A High Risk But Viable Alternative to Kurzweil’s Singularity

Kurzweil’s Singularity consists of uploading the information in human biological brains into the silicon of computer hardware.  Kurzweil even regards this as possibly occurring during his own lifetime, so Kurzweil is doing everything possible to extend his life.  HM has previously indicated that this is highly unlikely because Kurzweil is ignoring the reality that silicon and biology differ.

The 29 October 2016 issue of the “New Scientist” has an article titled, “$100 million project to make intelligence-boosting implant.”  Entrepreneur Bryan Johnson launched the company Kernel earlier this year.  Johnson is working with Theodore Berger at the University of Southern California, who is looking at the hippocampus.  Healthy memory blog readers should know that the hippocampus is a key brain region involved in the retrieval of memories.  There is a hippocampus in each hemisphere, so we have two hippocampi.

Berger is working with people who already have electrical implants in their brains to treat epileptic seizures.  Instead of using these implants to stimulate the brain, his team has been harnessing them to record brain activity, to learn more about how our memory works.   Johnson says that once we know how a healthy brain functions, we should be able to mimic it.  The goal is to restore function in people with memory disorders by stimulating the same pattern of activity.  Berger has had enough success with animals that he has begun experiments with people.

Johnson says, “The idea is that if you have a loss of memory function, then you could build a prosthetic for the hippocampus that would help restore the circuitry and restore memory.”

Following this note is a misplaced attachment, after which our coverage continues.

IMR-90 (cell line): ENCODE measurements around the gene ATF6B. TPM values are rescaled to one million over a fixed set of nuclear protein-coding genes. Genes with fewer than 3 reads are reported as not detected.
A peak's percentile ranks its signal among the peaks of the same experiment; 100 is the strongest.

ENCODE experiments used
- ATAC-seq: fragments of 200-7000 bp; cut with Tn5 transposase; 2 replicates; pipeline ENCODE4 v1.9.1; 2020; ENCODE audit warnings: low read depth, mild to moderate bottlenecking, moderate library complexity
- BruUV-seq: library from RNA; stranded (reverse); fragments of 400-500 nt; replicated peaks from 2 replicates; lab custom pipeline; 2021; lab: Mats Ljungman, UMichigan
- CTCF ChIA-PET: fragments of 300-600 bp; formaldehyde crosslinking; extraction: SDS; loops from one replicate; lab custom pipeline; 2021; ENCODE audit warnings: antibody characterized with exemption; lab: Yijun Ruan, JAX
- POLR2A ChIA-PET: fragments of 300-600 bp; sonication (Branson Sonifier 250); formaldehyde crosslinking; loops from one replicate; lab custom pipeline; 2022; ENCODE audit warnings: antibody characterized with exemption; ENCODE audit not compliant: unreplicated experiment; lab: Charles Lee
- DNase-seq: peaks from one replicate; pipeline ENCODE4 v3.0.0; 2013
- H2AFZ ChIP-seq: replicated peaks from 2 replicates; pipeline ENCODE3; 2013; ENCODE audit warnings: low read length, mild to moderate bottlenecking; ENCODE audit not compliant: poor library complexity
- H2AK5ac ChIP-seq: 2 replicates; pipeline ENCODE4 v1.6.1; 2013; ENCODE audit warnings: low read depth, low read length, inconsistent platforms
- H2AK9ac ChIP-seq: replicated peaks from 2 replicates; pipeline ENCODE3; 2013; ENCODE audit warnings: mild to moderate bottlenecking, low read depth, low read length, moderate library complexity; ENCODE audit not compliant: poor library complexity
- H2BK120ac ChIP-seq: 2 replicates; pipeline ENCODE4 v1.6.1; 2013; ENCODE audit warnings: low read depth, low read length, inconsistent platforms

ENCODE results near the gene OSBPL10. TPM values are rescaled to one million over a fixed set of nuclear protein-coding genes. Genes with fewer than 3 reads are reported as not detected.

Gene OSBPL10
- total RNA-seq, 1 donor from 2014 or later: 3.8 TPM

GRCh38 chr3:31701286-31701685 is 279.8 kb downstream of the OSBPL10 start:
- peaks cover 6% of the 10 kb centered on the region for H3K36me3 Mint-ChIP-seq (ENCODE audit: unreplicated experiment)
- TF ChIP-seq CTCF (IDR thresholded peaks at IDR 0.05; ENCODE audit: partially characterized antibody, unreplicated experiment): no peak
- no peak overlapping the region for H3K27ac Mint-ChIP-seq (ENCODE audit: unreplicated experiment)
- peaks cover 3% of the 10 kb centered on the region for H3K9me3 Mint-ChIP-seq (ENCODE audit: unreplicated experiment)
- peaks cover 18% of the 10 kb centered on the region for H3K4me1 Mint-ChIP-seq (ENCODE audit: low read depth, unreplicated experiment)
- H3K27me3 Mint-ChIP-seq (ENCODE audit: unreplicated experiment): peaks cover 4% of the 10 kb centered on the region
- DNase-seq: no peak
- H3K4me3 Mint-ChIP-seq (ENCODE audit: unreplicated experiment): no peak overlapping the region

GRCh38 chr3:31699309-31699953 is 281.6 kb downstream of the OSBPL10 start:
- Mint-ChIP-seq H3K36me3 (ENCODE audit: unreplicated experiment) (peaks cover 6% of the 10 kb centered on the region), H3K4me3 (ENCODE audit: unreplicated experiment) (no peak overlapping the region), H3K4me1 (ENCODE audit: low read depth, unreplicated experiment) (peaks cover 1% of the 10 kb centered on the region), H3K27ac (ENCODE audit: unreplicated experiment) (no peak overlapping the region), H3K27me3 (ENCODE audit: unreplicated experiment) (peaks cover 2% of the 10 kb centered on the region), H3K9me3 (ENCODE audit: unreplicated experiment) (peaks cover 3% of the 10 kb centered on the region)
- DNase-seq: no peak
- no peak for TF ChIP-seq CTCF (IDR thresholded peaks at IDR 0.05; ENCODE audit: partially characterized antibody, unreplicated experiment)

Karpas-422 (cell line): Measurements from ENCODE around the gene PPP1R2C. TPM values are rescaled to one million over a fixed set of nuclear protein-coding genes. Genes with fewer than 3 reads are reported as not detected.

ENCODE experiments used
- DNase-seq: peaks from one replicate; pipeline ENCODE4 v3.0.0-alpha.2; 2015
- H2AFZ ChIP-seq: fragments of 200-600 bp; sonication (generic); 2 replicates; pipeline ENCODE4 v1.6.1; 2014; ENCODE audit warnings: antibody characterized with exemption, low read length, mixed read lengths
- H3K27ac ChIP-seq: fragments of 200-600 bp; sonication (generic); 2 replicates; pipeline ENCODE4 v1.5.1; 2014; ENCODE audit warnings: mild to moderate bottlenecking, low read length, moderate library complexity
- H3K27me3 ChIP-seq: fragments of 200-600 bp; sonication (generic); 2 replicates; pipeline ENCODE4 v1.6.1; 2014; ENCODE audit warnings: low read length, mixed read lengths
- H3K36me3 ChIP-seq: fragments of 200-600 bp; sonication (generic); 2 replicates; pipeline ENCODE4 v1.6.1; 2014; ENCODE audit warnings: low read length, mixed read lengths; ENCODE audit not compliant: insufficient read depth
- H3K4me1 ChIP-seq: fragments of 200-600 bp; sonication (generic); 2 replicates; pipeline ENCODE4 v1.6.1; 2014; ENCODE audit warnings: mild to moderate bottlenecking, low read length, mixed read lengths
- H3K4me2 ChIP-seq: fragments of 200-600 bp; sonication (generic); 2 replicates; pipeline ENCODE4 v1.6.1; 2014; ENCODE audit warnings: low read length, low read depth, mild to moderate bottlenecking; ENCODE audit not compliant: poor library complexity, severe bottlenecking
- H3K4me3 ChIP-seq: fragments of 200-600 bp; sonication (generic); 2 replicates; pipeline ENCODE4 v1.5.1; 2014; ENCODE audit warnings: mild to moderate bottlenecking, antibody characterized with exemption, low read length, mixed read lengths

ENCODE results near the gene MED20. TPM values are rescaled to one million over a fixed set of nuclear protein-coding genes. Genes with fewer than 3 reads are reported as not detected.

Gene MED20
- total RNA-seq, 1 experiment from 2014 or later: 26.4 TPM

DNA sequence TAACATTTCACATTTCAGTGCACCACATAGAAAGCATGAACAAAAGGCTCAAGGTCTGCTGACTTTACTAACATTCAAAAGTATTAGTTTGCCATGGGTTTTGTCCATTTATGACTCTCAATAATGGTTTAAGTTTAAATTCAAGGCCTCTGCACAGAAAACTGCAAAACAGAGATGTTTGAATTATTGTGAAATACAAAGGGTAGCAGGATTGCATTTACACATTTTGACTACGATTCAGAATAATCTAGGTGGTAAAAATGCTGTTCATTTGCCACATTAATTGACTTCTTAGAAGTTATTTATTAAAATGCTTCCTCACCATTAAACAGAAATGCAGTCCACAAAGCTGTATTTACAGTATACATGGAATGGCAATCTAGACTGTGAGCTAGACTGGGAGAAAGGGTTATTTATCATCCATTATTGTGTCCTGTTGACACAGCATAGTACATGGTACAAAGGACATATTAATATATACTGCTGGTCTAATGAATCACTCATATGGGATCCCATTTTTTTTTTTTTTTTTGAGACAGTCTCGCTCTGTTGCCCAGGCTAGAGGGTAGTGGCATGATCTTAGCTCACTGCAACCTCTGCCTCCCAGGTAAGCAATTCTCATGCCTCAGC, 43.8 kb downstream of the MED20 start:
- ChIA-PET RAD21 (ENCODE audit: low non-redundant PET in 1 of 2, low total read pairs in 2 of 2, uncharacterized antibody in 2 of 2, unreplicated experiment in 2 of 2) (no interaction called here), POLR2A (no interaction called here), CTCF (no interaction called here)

It is both appropriate and fair that people with memory disorders will be the first to try the device.  Johnson says, “The first potential superhumans are those who have deficits to start with.”  He then plans to develop the prosthesis to enhance memory and potentially other functions in healthy people.  His vision of the future is one in which it is normal for people to walk around with chips in their brains, providing them with a cognitive boost.

Johnson has put up $100 million of his own to go on developing such a device.  It will be as tiny and easy to implant as possible, while still being able to record or stimulate multiple neurons.  The research also involved working on ways to develop rules that underly patterns of activity that dictate normal brain function for an individual.

Johnson says “If we can mimic the natural function of the brain, then I posit the question, what can’t we do?”  Could we learn a thousand times faster?  Could we choose which memories to keep and which to get rid of?  Could we have a connection with our computers?”

Note that Johnson is asking questions and not making promises.  To be sure this is high risk research, but it is one that is based on viable approach, unlike Kurzweil’s proposal.  Johnson has identified necessary first steps on the way to a marriage between the brain and silicon.

© Douglas Griffith and healthymemory.wordpress.com, 2016. Unauthorized use and/or duplication of this material without express and written permission from this blog’s author and/or owner is strictly prohibited. Excerpts and links may be used, provided that full and clear credit is given to Douglas Griffith and healthymemory.wordpress.com with appropriate and specific direction to the original content.

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